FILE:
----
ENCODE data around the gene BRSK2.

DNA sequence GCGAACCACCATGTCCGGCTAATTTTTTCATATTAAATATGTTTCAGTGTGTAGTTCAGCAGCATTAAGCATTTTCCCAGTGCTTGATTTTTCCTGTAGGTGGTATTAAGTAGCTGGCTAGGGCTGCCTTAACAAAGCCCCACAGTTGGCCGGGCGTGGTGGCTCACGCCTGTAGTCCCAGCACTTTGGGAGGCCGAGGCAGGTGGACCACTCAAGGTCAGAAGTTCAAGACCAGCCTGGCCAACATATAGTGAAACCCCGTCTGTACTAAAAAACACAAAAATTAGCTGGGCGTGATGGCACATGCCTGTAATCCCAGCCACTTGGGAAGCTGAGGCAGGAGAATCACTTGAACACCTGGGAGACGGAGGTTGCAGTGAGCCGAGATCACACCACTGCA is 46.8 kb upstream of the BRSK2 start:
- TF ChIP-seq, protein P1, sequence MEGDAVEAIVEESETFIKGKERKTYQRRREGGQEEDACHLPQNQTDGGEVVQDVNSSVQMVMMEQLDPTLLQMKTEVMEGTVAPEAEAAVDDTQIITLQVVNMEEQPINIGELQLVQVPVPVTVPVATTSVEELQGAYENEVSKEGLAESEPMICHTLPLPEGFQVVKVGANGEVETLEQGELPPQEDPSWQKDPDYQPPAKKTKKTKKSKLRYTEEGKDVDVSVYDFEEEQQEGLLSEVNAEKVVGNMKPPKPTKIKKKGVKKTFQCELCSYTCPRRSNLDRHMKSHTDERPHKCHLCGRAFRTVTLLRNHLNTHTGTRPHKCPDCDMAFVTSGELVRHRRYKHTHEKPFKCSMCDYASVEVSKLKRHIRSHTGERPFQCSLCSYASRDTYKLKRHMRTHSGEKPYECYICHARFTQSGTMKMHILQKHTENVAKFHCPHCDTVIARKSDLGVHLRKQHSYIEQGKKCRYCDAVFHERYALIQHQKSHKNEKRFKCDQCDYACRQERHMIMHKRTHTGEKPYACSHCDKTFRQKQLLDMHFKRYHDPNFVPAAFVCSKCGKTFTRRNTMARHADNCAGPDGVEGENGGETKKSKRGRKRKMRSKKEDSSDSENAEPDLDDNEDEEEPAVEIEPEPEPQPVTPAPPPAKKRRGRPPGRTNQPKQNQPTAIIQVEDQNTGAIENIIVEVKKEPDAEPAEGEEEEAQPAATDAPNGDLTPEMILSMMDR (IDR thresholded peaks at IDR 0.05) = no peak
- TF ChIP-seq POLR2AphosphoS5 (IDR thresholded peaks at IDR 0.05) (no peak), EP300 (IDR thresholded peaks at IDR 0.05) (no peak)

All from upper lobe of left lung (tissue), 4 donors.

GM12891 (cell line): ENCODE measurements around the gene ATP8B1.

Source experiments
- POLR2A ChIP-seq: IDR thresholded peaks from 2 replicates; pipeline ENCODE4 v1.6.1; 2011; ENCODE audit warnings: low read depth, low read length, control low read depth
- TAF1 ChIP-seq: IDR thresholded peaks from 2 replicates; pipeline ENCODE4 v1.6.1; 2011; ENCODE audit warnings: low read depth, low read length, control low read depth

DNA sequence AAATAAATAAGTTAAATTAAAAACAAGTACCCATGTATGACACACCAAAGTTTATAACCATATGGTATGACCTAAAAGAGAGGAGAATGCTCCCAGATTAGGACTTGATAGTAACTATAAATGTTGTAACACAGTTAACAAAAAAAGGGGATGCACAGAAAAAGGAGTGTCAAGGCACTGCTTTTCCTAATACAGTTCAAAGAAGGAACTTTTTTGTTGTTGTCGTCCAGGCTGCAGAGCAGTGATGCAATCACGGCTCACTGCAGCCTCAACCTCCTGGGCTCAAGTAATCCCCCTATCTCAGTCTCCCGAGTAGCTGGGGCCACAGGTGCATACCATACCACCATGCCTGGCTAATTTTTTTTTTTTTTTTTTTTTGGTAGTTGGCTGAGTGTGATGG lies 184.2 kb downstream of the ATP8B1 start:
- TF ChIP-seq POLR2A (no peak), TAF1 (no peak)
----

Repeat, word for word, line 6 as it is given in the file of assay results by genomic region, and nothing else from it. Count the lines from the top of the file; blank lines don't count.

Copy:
GM12891 (cell line): ENCODE measurements around the gene ATP8B1.